Saving Illinois Farms Through Equity and Sustainability – Learn about the state of farming in Illinois, February 22 at the Illinois State Museum

Press Releases
Illinois Humanities

Read Time 4 minutes
February 14, 2024

For Immediate Release   

Sarah Sommers
Phone: (773) 251 - 4772

CHICAGO, FEBRUARY 14, 2024 — Illinois Humanities and the Illinois State Museum will present Saving Illinois Farms Through Equity and Sustainability, the next event in the NEA Big Read: Reconsidering the American Dream series, on February 22, from 6:00 - 7:30 p.m. CT. This timely panel discussion features Illinois farmers and advocates who are helping to pave the way for a more equitable, sustainable, just, and thriving path forward for our farms and our state. Panelists include Alexandra Sossa, Bilingual Executive Director, Farmworker and Landscaper Advocacy ProjectFred Carter, Co-Founder and Executive Director, Black Oaks Center, and Renzo Ceme Vinces, Local Food Systems and Small Farms Educator, University of Illinois Extension. The event is free at the Illinois State Museum, 502 S. Spring St, Springfield, IL 62706, and a virtual broadcast will also be available for attendees unable to join in Springfield. 

Though Illinois is approximately 75% farm land and ranks fifth nationally in the export of agricultural products, Illinois farmers are struggling to sustain their farms, both financially and ecologically, while those who are hired to provide labor – often immigrants – face dangerous working conditions, poverty wages, and unstable housing. Panelists will examine the challenges facing Illinois farming and illuminate the many coalitions and efforts in action to promote equity and sustainability in the industry. 

Alexandra Sossa has more than 32 years of experience performing community outreach and education for very low-income Latinx immigrants. She has a long history of public service dating back to her work with coffee plantation workers in Colombia, where she also worked for nearly a decade with the Attorney General’s Office. She presently sits on the Steering Committee of the Chicago Region Food System Fund, which responds to hunger and business disruption by bolstering the region’s communities and local food system. 

Fred Carter, alongside his wife Dr. Jifunza Wright-Carter, is the co-founder of Black Oaks Center. Black Oaks Center is a non-profit coalition focused on sustainable agriculture, environmental justice, and community empowerment. With a shared passion for promoting food sovereignty, they work tirelessly to provide education, training, and resources to marginalized communities, promoting self-sufficiency and resilience.

Renzo Ceme Vinces is the Extension Local Food Systems and Small Farms Educator serving Grundy, Kankakee, & Will Counties.  In this role, Renzo empowers communities and provides Illinois residents with the resources and confidence they need to produce, grow, and consume local agricultural products.

This event is a part of the Illinois Humanities program, The NEA Big Read: Reconsidering the American Dream, which includes a series of free book groups, public events, and hands-on workshops that explore and challenge our understanding of the "American Dream" through two engaging books: Sarah Smarsh's Heartland: A Memoir of Working Hard and Being Broke in the Richest Country on Earth and Patricia Engel's Infinite Country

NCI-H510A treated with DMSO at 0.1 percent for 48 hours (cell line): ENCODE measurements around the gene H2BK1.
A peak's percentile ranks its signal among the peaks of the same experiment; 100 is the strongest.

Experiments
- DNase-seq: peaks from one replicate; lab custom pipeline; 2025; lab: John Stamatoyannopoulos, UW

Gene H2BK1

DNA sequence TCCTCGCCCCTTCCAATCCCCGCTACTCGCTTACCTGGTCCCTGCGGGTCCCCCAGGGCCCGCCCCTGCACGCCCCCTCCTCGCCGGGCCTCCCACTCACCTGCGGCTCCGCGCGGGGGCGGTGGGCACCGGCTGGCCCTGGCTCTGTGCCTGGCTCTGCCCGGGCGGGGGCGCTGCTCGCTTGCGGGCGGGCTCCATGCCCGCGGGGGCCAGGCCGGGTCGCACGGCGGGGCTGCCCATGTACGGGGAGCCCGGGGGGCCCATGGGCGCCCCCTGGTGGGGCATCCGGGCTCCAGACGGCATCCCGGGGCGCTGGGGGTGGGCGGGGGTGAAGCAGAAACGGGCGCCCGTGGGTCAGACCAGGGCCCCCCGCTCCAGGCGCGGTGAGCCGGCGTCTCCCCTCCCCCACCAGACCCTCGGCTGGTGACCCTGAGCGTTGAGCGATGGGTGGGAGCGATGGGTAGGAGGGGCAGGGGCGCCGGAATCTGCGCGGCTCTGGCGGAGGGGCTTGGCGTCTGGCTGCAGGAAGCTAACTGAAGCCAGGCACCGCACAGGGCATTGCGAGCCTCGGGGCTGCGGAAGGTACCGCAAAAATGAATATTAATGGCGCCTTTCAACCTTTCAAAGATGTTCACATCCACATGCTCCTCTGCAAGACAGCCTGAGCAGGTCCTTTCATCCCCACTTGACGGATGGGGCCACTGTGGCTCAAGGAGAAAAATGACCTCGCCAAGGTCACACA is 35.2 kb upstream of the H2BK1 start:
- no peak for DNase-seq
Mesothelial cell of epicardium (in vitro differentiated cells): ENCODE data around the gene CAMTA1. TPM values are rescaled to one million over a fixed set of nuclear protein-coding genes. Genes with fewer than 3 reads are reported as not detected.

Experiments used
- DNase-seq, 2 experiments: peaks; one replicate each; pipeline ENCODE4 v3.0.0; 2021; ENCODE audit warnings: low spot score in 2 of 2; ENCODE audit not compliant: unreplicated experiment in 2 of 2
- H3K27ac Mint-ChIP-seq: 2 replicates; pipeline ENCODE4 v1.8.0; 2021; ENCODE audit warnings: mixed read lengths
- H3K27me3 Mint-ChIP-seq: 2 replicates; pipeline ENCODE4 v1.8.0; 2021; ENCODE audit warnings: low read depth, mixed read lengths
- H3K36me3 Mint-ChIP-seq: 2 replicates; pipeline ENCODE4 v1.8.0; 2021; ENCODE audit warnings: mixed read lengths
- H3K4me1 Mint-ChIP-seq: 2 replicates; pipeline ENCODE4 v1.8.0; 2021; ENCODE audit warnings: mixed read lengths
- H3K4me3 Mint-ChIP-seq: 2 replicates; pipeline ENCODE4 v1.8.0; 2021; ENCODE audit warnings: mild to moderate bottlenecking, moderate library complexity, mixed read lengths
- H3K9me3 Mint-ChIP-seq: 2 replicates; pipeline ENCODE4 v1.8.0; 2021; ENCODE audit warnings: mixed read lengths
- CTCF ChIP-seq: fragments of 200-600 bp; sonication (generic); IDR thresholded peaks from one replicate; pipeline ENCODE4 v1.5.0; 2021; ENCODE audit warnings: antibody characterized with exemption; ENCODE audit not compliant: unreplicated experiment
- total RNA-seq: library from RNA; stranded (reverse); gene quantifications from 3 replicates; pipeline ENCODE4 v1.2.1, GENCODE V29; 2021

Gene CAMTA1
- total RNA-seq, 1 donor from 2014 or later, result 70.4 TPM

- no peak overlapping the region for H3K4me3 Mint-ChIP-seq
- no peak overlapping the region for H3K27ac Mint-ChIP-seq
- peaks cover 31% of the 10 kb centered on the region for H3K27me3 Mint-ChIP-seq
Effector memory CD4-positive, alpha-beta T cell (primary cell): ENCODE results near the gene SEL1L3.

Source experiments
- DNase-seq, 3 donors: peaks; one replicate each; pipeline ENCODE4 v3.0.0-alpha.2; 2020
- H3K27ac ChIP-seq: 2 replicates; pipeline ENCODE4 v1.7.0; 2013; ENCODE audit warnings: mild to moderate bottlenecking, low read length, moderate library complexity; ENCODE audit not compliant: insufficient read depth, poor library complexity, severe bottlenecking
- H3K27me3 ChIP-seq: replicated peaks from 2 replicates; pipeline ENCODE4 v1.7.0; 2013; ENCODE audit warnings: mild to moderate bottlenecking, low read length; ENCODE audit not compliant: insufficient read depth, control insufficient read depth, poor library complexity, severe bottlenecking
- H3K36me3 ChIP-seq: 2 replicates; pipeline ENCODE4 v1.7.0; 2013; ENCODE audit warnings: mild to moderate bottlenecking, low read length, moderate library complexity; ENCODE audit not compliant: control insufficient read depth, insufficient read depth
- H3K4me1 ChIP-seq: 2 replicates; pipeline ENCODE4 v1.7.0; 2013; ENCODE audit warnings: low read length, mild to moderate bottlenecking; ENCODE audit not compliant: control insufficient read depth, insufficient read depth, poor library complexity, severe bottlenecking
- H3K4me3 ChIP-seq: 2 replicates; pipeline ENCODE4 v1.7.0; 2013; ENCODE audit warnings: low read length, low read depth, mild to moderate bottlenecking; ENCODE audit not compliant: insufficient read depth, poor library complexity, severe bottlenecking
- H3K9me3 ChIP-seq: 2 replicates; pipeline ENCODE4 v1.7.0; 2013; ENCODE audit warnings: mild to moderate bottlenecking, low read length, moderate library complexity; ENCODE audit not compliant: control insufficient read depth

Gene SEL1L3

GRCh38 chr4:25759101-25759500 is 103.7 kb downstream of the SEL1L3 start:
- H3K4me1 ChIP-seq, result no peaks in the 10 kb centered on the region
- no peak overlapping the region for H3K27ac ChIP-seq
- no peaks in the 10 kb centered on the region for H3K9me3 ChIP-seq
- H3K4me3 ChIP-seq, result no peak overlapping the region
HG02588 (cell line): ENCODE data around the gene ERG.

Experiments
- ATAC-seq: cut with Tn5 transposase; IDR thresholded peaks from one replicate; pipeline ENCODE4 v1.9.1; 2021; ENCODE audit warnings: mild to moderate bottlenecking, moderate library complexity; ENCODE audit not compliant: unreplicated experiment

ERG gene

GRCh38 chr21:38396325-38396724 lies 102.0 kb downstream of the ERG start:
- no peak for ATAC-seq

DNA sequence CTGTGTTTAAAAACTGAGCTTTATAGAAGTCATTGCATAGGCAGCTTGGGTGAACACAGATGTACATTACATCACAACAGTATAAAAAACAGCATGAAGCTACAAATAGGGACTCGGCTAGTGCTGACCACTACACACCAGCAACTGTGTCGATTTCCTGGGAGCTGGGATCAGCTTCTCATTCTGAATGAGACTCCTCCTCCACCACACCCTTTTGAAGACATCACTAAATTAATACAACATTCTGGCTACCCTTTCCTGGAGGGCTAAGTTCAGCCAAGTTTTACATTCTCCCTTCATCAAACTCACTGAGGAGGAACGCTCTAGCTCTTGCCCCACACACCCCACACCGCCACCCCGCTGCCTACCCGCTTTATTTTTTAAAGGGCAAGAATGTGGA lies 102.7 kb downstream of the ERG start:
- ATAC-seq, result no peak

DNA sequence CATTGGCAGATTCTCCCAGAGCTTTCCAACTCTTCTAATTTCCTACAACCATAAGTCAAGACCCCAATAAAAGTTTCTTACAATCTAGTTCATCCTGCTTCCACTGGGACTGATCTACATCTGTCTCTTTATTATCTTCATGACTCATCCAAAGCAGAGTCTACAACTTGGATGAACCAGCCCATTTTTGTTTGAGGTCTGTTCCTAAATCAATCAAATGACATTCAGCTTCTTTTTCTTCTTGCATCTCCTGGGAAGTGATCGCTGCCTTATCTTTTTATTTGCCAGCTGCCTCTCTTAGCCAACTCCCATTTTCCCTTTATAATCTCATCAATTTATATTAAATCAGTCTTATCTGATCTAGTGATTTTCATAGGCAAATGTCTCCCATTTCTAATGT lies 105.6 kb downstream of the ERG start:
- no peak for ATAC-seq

This free, all-ages event is hosted in partnership with the Illinois State Museum. RSVP is recommended but not required.

Learn more about The NEA Big Read: Reconsidering the American Dream, join or start a book group, and register for an upcoming event at

The NEA Big Read is a program of Illinois Humanities made possible by the National Endowment for the Arts in partnership with Arts Midwest.

About Illinois Humanities

Illinois Humanities, the Illinois affiliate of the National Endowment for the Humanities, is a statewide nonprofit organization that activates the humanities through free public programs, grants, and educational opportunities that foster reflection, spark conversation, build community, and strengthen civic engagement. We provide free, high-quality humanities experiences throughout Illinois, particularly for communities of color, individuals living on low incomes, counties and towns in rural areas, small arts and cultural organizations, and communities highly impacted by mass incarceration. Founded in 1974, Illinois Humanities is supported by state, federal, and private funds. Stay connected with us on Facebook, Twitter, Instagram, and LinkedIn @ILHumanities.

About The NEA Big Read

The National Endowment for the Arts Big Read, a partnership with Arts Midwest, broadens our understanding of our world, our communities, and ourselves through the joy of sharing a good book. Showcasing a diverse range of themes, voices, and perspectives, the NEA Big Read aims to inspire conversation and discovery. Learn more about the NEA Big Read.

Since the NEA Big Read initiative began, many organizations have received funds to participate in the program. Learn more about the other organizations in Illinois that will participate in the 2022/2023 season.

About Arts Midwest

Arts Midwest believes that creativity has the power to inspire and unite humanity. Based in Minneapolis, they grow, gather, and invest in creative organizations and communities throughout the nine-state region of Illinois, Indiana, Iowa, Michigan, Minnesota, North Dakota, Ohio, South Dakota, Wisconsin, and beyond.

Arts Midwest is serving as an organization partner for NEA Big Read.